Friday, January 6, 2012

Friday Feature - Free Range Kids

It's been months since I've done a "Friday Feature." But this blog is a good one, and I want all of you with kids or grandkids to go read some of it, so here's my "shout-out" about it:

I've been reading the Free Range Kids blog a lot, lately, because it has helped me to "let go" of my kids a bit more, and, more importantly, to let go of the irrational fear that previously accompanied any "letting go" that I did.

We are fed a steady news diet of scary stories about kids who are abducted, molested, and/or killed. We are also fed a steady advertising diet of new "safety" products that the advertisers tell us are absolutely essential to keep our children safe in our apparently completely unsafe world.

Parents have become afraid to let their kids out of sight. They have become "helicopter parents," monitoring every move their kids make, driving the kids everywhere they go, hanging around at every kid birthday party, interfering in every activity their kids engage in ... They buy their 8 year olds cell phones so the kids can call them... why, exactly? Presumably so they can call "if there's any trouble." But the only time the kids are even out of sight, typically, is at school... where, usually, cell phones are not allowed!

All this, despite the fact that, statistically, kids are safer now than at any prior time in history.

I remember, as a 10 year old child, riding my bike along a fairly major street, without a helmet or other safety gear, several miles to the school I attended. My parents were gone when I left the house, and still gone (at work or school) when I returned home. I was a "latch key" kid, I guess. But I didn't feel neglected so much as empowered.

My parents gave me enough money to ride the city bus to and from school each day, and some days I did, but I learned quickly that if I'd ride my bike, I could use the money for other things, like soda, ice cream, comic books, toys, movies, and more.

I remember after school and weekends and summers being allowed to roam free with my friends after school and again after dinner for hours at a time without so much as checking in, and the only rule was I had to be home by dark, which in Florida in the summer was 9 or 10 p.m.

Sometimes we pushed that a bit. It would be *really* dark... Sometimes I ignored my mom calling for me from the door of our house. I'd get yelled at when I got home, those nights, and a lecture about how she was worried about me, but it didn't stop her from letting me play with my friends other nights.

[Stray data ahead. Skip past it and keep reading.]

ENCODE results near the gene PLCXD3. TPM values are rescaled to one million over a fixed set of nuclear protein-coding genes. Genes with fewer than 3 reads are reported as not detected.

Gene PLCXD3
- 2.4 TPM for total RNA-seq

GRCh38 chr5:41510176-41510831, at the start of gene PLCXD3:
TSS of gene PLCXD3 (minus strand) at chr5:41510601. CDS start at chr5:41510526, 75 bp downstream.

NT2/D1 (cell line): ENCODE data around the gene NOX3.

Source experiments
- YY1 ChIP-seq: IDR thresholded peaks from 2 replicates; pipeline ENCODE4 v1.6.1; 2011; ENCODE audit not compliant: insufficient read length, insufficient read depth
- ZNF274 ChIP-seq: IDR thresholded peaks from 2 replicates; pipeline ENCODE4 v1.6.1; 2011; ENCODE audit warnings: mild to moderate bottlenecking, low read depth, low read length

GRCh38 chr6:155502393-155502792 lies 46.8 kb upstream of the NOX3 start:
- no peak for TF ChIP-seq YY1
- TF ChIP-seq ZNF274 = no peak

We'd ride our bikes after school and on weekends for miles and hours - without helmets, knee or elbow pads, or other safety gear.

I rode my bike a couple miles past my school to a farm on the outskirts of town to take horse riding lessons each week. By myself. And then rode home again.

We'd count our pennies and dimes, and when we had enough of them, we'd ride to the movie theatre and see "Rocky" or "The Bad News Bears" or whatever else was new and exciting.

We'd go to the local 7-11 and buy comics and candy, then hang out at one of our houses eating and reading.

I'd climb to the top of the best climbing tree in my yard - the one with lots of branches close together - and watch the people and cars pass by below, smiling because they didn't know I was there. I fell once, climbing down. Knocked the wind out of me and got a few bruises, but I didn't complain -- didn't want to be banned from tree-climbing.

I'd often go to friends' houses who had moved to other neighborhoods. Sometimes my parents would be so kind as to give me a ride; usually they told me to ride my bike -- it was only a couple of miles.

My friends and I would dig up bugs in the yard, and we learned the hard way that the beautiful large furry red ants were not actually ants but wasps.

We'd go for ice cream at the Baskin-Robbins and sample all 31 flavors before deciding which one to buy. I'm sure the employees hated us, but we had a blast.

We'd walk to the nearby park playground and play, for hours at a time, unaccompanied by any adults, on the merry-go-round, see-saws, and other play equipment that is now considered "too dangerous" and has been removed from most playgrounds across the country.

Schools had playgrounds back then, too - and they generally were not fenced in and locked off, but were open on weekends and summers for community kids to use.

We'd walk to the public swimming pool unaccompanied and swim for hours. If you passed the test (swim this far, tread water for this long...), you'd be issued a card that said you could go in the deep end of the pool even though your parents weren't there. You had to pass the test, because you wanted to jump off the high dive which, of course, was in the deep end of the pool.